Cameron seeks pull-back from EU
NEW YORK TIMES
LONDON -- It was a speech months, even years, in the making. When it was finally delivered, Prime Minister David Cameron had essentially reset the tables for what has the makings of a giant political poker game -- for himself, Britain, Europe and his Conservative Party.
By pledging a referendum within five years on Britain's European Union membership, and warning that voting to leave would be a "one-way ticket," Cameron on Wednesday embarked on a gamble with few precedents in modern British politics, and one few commentators saw him as likely to win.
Aside from being deeply unpopular in Europe, where it met with an immediate rebuff, Cameron's speech contained many daunting elements as part of his odds-against challenge -- an imposing maze of them at home.
One forum sure to support him after the speech was the Conservative Party. For more than 30 years, through periods in power and out, the party has been rent asunder by divisions over Britain's role in Europe. A strident bloc of traditionalists deeply suspicious of European involvement is always primed for a showdown with a centrist group, currently arrayed behind Cameron, that favors a continuing, if reduced, role in Europe. It is a split that has shadowed Cameron since he became party leader in 2005.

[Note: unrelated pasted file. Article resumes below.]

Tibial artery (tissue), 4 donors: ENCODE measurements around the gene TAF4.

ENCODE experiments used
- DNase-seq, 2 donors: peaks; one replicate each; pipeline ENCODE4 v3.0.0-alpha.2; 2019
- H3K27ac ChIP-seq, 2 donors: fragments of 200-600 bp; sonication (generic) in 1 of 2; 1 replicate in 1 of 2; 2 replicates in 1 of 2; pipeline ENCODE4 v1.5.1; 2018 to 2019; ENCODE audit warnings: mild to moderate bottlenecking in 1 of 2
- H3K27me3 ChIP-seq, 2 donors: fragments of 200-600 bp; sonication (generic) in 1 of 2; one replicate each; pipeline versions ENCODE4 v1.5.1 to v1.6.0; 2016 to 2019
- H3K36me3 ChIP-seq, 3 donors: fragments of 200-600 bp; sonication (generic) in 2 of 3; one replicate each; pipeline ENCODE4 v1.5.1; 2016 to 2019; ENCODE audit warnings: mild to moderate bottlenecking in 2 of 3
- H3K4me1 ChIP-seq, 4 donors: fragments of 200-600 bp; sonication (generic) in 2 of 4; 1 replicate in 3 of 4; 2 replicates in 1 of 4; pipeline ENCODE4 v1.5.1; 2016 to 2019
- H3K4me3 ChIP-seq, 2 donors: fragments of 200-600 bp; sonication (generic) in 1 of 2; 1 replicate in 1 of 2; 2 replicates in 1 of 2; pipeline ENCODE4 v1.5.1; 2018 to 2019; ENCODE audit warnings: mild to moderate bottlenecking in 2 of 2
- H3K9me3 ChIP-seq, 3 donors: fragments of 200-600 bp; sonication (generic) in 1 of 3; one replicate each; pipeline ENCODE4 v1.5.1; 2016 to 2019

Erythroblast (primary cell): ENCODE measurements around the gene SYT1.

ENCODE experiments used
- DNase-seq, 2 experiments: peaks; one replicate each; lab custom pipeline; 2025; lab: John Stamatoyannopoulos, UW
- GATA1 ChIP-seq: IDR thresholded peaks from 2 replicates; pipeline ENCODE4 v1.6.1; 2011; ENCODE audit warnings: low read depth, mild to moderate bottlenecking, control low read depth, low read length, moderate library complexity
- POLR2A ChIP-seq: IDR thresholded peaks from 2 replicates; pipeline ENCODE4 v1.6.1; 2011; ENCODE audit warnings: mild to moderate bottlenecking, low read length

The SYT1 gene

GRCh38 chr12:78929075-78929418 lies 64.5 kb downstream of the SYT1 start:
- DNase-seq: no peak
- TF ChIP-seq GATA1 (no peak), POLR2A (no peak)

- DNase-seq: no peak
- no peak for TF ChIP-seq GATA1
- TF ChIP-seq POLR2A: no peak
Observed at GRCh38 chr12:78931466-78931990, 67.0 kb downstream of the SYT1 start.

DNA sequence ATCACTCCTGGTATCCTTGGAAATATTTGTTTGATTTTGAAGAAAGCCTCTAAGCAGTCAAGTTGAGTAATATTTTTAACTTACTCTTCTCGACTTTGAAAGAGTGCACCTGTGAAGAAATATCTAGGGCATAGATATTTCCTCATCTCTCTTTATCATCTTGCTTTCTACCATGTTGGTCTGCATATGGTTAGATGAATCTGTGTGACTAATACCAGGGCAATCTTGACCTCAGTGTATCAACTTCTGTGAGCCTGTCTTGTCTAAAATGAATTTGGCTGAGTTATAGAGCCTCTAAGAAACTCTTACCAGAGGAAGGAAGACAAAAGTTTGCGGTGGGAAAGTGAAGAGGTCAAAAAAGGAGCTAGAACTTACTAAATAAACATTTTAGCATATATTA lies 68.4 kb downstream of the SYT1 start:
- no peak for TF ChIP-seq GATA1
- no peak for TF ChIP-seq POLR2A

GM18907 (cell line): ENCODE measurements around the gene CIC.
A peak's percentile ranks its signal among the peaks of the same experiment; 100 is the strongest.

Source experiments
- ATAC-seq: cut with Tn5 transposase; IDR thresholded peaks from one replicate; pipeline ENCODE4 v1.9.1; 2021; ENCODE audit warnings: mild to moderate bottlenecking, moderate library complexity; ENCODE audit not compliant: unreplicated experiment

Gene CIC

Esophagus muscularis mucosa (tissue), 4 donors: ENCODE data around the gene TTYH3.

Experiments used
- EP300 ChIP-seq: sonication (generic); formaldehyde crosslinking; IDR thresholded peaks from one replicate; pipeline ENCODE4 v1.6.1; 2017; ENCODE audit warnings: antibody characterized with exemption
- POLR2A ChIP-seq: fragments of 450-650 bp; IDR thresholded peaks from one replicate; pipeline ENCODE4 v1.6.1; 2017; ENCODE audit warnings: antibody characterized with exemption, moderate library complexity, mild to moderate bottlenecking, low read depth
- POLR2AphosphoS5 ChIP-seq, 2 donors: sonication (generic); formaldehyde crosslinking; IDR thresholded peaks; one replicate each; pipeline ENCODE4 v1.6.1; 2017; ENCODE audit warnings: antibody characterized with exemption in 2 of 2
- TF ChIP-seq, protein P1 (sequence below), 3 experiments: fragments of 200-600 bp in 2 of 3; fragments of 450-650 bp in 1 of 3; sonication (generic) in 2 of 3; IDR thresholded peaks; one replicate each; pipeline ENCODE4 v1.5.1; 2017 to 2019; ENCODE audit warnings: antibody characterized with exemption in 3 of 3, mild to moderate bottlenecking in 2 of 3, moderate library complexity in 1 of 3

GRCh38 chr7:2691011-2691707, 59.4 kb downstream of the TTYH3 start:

Conservatives gave the 46-year-old prime minister a clamorous reception in the House of Commons after his speech. Both pro- and anti-Europeans saw in the referendum an expedient behind which they could unite, since it offered both the prospect of a decisive resolution of the issue, at least for this generation. That reaffirmed the view in the opposition Labour Party -- and among the Liberal Democrats who are Cameron's partners in the coalition government -- that the referendum plan was, in the words of David Miliband, the Labour leader, driven "not by the situation in Europe, but by the situation in the Tory party."